Tom Browne Has An Update On The ANZAC Day MCG Food Poisoning
On the Hot Breakfast
Hot Breakfast chief footy reporter Tom Browne has given an update on the food poisoning that hit the MCG on Anzac Day.
The culprit for the incident where several people came down with food poisoning was originally thought to be the rabbit, chicken and pork terrine, but was found to be the relish served with it.
“The evidence gathered through the investigation (done by the Department of Health and Human Services) revealed the most likely source of the illness was the relish which was served with the entree of rabbit, chicken and pork terrine,” Browne said.
Browne said the DHHS investigation was exhaustive.
“Officers from the department interviewed 109 guests and staff who attended and worked at the function,” he said.
“And they thought the most likely source of the illness was the relish.”
The DHHS issued the following media release today:
The Department of Health and Human Services has completed an investigation into an outbreak of gastrointestinal illness associated with an MCG function on Anzac Day.
Victoria’s Chief Health Officer Dr Brett Sutton said the investigation identified 37 patrons and one staff member who were unwell with a range of symptoms including acute gastroenteritis after attending the catered President’s Lunch in the Olympic Room at the MCG on April 25.
“After three months of investigation, which included extensive testing of implicated foods and ingredients, there were no definitive results as to the specific cause of illness,” Dr Sutton said.
“Based on all available evidence, illness was more likely to have been due to consumption of food rather than as a result of chemical or other environmental exposure.
“The evidence gathered during the investigation, however, revealed that the most likely source of illness was the relish which was served with the entrée of Rabbit, Chicken and Pork terrine.”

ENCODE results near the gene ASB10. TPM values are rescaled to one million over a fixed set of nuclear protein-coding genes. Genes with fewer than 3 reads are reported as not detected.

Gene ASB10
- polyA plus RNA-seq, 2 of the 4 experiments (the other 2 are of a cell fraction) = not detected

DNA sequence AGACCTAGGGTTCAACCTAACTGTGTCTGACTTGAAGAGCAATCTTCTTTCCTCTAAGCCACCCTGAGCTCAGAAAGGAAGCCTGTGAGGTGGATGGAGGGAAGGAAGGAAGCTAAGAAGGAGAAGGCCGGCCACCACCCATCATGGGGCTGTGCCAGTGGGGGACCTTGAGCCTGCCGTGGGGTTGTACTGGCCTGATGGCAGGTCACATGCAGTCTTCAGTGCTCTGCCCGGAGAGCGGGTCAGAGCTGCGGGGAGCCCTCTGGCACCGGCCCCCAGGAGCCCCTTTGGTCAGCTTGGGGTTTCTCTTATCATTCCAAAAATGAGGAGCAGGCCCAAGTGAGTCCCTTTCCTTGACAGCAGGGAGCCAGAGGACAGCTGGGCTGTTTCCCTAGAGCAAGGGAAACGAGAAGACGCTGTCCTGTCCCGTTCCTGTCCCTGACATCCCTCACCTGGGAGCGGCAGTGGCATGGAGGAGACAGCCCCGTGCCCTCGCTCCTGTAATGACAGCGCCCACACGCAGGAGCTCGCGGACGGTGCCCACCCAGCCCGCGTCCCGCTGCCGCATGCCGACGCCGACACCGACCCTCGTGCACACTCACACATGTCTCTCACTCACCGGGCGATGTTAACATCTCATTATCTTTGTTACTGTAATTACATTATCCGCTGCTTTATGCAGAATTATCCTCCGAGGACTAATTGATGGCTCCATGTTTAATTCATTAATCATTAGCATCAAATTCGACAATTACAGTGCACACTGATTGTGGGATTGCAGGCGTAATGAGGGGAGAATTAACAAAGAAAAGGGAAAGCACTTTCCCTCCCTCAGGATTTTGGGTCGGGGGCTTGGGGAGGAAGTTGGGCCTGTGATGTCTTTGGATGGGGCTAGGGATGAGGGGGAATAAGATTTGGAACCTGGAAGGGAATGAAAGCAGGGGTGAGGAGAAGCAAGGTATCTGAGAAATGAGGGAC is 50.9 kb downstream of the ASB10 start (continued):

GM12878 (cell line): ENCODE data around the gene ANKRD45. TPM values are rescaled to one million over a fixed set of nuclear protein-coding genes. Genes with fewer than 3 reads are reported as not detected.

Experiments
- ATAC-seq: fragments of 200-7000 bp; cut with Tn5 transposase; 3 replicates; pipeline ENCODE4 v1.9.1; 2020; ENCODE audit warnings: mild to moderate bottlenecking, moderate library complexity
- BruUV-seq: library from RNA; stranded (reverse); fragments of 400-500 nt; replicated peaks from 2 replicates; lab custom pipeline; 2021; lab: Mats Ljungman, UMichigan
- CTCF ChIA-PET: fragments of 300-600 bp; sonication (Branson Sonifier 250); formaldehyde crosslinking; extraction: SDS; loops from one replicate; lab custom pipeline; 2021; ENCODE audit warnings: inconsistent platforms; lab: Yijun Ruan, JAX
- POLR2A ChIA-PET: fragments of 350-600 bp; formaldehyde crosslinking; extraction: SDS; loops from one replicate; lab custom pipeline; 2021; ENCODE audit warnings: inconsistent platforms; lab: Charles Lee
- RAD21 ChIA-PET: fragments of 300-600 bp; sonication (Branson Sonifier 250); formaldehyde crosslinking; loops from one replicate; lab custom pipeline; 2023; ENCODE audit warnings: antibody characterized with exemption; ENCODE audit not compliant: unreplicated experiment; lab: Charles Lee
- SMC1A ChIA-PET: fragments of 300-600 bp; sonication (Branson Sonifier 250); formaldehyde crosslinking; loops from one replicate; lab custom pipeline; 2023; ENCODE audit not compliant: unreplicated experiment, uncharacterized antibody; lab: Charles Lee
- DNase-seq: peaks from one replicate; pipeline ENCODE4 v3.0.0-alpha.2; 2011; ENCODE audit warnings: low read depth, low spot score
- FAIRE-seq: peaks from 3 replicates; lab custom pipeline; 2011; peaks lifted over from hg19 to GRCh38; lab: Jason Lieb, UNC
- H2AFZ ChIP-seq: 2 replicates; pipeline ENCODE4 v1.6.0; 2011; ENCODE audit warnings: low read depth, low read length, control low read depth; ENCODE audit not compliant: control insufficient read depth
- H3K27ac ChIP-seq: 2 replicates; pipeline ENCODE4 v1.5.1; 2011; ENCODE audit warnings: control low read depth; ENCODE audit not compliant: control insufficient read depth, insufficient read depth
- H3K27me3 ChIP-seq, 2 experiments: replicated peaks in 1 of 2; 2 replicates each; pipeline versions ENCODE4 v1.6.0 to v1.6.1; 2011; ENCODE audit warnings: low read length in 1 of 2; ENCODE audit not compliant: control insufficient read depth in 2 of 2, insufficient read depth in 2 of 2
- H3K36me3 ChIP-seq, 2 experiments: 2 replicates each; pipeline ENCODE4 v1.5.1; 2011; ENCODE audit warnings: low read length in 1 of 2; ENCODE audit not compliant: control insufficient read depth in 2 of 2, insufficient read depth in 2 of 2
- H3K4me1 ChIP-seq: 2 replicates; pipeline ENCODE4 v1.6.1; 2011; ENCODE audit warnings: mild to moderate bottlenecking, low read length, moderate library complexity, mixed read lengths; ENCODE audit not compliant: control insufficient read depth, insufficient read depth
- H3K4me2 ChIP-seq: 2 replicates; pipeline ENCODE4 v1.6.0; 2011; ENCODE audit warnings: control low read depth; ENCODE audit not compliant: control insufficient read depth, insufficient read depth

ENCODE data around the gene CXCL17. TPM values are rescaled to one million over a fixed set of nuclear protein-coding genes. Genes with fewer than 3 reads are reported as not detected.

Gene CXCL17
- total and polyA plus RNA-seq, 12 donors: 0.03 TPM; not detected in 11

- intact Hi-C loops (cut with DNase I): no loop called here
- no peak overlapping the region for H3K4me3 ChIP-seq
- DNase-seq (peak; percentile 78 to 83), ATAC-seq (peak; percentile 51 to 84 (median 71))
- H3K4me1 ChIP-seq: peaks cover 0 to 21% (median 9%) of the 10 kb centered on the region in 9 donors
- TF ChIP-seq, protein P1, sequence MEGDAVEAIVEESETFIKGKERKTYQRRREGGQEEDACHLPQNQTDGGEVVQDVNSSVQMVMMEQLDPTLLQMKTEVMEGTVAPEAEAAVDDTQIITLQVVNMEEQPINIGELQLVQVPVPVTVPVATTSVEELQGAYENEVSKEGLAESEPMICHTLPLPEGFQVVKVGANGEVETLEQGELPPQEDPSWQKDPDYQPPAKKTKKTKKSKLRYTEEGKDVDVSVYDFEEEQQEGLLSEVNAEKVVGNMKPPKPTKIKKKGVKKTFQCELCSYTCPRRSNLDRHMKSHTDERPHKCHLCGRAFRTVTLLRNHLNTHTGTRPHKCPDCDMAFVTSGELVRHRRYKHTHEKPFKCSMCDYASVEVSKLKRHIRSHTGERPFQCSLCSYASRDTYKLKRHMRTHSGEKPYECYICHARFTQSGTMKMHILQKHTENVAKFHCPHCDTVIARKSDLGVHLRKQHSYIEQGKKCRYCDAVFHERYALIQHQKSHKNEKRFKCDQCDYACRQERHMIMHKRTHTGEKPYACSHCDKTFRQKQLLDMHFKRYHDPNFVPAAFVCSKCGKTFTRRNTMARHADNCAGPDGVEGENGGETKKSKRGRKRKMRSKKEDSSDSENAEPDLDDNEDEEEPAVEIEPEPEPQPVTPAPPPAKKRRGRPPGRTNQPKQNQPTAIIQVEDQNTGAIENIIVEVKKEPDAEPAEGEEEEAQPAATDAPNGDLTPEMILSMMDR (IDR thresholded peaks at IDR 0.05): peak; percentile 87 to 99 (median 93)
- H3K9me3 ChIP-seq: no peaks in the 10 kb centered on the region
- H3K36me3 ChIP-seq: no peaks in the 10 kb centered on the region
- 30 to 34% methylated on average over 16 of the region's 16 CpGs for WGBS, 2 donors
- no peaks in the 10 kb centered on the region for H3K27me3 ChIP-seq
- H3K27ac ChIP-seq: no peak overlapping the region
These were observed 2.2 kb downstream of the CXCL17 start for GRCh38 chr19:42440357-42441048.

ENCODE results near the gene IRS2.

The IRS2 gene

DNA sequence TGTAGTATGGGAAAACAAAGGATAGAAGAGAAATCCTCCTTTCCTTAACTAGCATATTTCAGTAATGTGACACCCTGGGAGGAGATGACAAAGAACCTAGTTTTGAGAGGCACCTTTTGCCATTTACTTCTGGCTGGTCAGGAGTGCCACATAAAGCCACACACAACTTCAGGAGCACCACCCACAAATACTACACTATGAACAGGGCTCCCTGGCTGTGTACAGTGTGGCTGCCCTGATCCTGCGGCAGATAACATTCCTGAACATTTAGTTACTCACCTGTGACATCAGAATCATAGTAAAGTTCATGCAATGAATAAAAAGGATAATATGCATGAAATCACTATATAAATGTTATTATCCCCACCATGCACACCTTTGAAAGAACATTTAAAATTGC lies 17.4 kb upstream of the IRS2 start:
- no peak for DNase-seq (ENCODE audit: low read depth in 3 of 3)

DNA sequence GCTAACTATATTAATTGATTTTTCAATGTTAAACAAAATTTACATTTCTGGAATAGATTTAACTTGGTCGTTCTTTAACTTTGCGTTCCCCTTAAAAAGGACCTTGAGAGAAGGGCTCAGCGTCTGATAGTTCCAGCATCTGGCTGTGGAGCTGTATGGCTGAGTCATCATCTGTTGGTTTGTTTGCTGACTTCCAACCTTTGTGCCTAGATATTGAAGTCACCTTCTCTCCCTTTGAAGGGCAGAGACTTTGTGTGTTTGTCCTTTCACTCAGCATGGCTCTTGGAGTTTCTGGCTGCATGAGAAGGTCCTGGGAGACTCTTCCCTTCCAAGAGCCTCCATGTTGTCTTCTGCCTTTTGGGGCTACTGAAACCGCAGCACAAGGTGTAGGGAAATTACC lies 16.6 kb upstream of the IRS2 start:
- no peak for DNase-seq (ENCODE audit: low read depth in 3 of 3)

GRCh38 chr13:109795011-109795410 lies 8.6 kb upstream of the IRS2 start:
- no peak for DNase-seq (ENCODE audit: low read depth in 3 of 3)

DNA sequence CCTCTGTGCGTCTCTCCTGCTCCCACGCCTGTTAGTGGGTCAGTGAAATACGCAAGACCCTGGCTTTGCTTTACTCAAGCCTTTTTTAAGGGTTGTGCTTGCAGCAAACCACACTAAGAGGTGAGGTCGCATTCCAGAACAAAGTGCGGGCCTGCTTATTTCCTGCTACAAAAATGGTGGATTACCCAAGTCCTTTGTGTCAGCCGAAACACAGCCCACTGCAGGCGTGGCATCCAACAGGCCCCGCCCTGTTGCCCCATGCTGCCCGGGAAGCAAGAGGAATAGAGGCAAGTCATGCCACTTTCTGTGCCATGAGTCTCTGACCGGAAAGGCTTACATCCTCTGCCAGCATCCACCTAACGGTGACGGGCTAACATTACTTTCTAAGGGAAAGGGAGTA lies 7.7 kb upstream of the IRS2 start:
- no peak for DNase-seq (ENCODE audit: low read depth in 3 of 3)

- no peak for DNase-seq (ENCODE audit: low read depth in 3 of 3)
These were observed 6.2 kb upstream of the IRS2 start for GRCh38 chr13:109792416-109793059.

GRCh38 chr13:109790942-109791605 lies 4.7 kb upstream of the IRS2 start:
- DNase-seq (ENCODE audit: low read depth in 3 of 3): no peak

As the onset of symptoms for some of the cases was rapid, several ill attendees were assessed by paramedics whilst still at the MCG. Seven of those were transported to hospital where they were further assessed and treated in the emergency department and then discharged home.
None of these cases were admitted to hospital and no clinical specimens were collected from these patients.
Environmental health officers from Melbourne City Council attended the venue on multiple occasions over the course of the investigation, to ensure that the premises had conducted a thorough clean-up, to gather information and collect food samples for testing.
These council officers worked in collaboration with officers from the Department to try to identify the cause of the outbreak.
Our investigations included testing of samples of terrine, and ingredients used to make the relish. Officers from the Department interviewed 109 guests and staff who attended or worked at the function.
Dr Sutton said while there was no definitive source identified for this outbreak, evidence gathered during these interviews revealed that the most likely source of illness was the relish.
“As this was an isolated incident and no issues were found with food processes, there is no ongoing risk to the public and no further action is required,” Dr Sutton said.
“There are often many limitations in foodborne disease outbreak investigations, so it is not unusual for an investigation such as this to result in an inconclusive outcome.”